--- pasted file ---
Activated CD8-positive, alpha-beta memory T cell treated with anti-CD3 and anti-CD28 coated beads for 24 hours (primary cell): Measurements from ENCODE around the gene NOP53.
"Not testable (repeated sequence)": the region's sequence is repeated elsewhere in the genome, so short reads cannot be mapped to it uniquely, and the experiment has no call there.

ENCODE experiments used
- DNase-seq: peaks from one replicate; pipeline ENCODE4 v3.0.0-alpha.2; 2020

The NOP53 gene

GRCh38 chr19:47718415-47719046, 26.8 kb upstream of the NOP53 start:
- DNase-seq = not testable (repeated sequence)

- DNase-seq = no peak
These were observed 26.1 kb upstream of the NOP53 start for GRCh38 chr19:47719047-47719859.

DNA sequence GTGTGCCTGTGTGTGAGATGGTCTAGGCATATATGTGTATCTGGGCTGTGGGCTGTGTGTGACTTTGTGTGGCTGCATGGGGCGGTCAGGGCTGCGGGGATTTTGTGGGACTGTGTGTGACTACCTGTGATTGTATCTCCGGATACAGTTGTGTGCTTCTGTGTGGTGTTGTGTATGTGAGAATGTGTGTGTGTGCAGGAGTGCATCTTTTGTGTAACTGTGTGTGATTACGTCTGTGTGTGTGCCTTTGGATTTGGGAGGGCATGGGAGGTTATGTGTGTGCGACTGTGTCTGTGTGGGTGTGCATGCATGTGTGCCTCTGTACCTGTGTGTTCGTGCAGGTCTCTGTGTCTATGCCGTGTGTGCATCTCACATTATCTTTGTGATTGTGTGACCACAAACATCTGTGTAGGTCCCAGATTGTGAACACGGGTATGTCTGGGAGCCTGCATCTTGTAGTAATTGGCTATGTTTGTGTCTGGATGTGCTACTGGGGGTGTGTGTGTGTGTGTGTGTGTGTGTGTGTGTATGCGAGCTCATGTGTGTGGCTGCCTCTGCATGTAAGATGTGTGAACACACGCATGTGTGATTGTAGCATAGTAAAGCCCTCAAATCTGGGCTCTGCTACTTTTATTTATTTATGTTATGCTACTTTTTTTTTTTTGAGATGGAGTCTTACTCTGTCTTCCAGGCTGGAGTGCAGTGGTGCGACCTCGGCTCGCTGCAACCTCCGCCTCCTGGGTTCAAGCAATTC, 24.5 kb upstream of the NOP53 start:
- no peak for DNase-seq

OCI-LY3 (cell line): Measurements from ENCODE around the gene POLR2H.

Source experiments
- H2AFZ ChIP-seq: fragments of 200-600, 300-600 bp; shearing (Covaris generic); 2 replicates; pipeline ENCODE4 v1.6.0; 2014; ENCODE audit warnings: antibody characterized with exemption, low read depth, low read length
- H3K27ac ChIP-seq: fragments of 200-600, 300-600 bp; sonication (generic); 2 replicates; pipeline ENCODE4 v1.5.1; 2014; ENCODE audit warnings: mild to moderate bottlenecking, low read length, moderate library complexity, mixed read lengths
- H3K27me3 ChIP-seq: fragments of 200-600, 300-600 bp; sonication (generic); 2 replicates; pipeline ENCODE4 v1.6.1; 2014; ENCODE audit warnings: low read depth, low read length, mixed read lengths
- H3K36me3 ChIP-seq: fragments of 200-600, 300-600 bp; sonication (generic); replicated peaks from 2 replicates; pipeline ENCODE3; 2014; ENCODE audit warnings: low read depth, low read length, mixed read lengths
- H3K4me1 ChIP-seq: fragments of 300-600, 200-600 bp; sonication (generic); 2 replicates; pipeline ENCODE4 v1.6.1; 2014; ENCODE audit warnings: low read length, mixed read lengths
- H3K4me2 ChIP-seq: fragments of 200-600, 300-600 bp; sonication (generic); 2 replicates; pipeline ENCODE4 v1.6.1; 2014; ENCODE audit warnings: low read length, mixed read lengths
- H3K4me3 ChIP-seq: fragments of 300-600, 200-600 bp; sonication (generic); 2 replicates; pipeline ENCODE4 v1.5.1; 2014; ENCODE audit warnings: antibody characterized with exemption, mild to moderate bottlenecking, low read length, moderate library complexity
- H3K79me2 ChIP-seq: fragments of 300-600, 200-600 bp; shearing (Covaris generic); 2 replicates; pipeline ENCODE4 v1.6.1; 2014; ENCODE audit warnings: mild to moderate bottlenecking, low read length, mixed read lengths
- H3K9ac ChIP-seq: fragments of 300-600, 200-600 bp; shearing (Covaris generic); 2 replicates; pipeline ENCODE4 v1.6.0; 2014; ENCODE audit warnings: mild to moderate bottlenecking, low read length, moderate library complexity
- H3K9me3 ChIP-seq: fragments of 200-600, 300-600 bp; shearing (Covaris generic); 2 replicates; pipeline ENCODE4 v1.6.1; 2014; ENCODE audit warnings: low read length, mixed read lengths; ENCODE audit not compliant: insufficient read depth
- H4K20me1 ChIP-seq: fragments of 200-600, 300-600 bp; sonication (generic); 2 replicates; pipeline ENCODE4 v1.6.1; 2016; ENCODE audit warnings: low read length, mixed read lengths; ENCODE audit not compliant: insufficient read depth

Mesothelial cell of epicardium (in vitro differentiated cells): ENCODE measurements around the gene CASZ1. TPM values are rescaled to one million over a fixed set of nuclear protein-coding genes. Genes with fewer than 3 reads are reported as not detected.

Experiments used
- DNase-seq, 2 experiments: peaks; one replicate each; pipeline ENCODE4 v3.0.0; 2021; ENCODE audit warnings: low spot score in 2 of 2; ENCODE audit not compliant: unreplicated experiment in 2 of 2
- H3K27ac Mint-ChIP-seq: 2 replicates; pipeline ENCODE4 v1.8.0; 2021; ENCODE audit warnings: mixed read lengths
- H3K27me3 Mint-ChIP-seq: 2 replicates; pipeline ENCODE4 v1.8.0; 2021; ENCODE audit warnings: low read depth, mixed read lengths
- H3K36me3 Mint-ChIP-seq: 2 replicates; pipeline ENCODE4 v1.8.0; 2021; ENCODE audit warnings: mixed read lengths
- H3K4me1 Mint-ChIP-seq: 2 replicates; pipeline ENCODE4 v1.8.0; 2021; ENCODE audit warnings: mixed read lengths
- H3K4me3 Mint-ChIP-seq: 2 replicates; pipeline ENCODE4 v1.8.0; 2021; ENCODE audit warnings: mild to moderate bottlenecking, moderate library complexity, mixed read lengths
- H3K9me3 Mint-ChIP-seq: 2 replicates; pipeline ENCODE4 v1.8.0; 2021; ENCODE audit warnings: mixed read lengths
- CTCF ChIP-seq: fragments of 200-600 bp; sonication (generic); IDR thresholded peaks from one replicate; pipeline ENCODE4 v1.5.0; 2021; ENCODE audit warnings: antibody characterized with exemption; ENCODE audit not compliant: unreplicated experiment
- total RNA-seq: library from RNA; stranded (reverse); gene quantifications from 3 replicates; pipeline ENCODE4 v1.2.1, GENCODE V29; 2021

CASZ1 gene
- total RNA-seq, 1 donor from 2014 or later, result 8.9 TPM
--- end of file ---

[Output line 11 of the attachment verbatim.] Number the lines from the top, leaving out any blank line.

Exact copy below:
- no peak for DNase-seq